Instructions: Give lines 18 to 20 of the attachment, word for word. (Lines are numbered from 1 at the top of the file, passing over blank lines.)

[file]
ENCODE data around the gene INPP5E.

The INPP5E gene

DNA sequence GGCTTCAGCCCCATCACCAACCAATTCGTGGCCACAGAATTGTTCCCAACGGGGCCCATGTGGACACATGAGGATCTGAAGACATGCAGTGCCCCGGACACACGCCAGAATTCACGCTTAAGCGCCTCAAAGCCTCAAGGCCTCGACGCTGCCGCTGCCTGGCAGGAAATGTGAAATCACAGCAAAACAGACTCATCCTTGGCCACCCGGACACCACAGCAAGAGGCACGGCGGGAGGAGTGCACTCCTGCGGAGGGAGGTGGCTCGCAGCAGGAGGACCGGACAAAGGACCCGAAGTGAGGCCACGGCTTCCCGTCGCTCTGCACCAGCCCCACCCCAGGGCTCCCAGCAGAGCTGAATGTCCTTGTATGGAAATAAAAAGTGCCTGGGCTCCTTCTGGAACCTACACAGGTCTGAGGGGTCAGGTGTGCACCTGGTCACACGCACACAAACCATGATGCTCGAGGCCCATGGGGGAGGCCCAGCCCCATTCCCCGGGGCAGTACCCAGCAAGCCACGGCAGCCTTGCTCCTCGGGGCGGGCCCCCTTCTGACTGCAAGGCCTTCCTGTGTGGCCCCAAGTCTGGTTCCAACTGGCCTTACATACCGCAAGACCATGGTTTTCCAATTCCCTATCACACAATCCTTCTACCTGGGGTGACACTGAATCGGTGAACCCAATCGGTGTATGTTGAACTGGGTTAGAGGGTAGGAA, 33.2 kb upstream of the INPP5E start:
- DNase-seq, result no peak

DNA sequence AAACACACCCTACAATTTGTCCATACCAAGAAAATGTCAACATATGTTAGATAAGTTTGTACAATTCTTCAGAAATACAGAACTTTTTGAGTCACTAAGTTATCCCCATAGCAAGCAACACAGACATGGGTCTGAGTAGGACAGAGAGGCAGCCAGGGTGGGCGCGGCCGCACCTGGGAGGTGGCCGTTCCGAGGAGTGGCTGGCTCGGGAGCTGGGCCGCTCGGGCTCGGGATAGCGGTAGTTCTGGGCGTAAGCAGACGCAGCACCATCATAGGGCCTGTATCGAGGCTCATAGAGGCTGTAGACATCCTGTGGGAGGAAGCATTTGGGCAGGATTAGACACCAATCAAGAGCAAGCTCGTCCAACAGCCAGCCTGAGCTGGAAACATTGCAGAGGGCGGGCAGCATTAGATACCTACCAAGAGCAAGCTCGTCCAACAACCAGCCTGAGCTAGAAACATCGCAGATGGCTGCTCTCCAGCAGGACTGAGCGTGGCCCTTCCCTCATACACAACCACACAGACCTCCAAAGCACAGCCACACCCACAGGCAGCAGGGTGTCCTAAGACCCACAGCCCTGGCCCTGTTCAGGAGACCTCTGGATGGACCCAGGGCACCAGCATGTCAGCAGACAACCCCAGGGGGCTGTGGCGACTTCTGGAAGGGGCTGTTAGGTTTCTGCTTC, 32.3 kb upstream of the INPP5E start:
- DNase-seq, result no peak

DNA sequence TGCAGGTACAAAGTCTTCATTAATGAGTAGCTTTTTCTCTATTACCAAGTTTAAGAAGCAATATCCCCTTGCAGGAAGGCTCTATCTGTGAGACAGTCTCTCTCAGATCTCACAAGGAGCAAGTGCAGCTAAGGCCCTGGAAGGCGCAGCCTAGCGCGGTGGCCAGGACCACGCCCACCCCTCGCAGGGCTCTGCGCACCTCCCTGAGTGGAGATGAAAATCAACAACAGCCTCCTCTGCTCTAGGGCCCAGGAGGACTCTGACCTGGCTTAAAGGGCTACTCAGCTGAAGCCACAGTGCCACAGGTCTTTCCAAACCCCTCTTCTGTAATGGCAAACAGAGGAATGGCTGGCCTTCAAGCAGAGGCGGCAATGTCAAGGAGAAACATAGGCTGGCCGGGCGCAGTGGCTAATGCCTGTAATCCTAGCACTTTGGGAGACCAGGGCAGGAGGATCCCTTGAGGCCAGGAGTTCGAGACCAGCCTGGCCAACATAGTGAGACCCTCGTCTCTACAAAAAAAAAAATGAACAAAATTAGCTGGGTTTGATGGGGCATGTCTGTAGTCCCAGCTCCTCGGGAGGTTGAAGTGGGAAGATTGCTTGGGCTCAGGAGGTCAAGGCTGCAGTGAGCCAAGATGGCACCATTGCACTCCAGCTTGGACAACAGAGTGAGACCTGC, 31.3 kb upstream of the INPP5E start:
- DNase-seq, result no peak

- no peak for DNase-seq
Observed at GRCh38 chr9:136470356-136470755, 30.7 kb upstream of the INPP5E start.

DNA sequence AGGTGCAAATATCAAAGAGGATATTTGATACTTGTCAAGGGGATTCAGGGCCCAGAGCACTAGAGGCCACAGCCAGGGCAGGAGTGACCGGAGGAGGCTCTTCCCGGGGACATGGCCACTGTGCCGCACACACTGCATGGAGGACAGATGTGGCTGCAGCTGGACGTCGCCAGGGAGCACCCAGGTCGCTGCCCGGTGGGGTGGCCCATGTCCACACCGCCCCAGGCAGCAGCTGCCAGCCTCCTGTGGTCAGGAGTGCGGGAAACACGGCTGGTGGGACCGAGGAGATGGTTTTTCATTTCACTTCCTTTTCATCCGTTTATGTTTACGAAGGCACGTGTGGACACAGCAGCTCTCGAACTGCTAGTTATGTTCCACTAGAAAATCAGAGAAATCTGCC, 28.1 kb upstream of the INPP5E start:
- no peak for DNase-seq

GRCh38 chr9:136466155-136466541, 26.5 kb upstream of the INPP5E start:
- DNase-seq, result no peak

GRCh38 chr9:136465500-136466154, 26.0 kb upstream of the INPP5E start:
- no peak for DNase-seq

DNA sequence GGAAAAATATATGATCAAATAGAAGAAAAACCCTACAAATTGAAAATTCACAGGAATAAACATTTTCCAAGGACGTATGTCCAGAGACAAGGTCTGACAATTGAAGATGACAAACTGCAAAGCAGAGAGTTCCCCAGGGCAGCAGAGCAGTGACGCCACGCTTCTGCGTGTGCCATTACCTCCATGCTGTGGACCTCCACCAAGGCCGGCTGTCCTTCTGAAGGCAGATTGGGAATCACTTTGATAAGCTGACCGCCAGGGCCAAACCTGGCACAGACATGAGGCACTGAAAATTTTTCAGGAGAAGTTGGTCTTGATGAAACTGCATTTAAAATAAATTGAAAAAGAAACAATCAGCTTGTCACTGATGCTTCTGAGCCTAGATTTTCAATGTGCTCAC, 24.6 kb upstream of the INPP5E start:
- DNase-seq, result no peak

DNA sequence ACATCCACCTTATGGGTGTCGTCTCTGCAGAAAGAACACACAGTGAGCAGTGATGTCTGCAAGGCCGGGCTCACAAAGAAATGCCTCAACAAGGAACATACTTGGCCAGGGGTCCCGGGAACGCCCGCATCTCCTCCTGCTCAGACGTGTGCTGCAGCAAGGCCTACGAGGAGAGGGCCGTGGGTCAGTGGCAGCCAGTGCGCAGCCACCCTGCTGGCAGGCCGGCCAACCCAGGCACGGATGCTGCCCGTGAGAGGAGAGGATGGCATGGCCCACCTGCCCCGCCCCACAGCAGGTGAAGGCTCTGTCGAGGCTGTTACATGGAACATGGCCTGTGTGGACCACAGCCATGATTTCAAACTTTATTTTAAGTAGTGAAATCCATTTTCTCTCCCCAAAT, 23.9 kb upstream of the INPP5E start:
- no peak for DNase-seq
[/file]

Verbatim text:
- DNase-seq, result no peak

DNA sequence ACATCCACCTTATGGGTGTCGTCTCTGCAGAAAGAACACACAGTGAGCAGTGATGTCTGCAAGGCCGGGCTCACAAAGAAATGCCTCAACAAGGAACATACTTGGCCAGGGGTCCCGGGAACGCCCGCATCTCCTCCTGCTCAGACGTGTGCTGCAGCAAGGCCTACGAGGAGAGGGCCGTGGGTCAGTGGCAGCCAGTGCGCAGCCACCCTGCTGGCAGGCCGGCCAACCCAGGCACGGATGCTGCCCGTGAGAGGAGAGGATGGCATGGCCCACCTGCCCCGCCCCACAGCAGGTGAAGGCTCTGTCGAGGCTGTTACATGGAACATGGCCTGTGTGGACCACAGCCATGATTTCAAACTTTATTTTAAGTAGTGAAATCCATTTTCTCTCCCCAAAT, 23.9 kb upstream of the INPP5E start:
- no peak for DNase-seq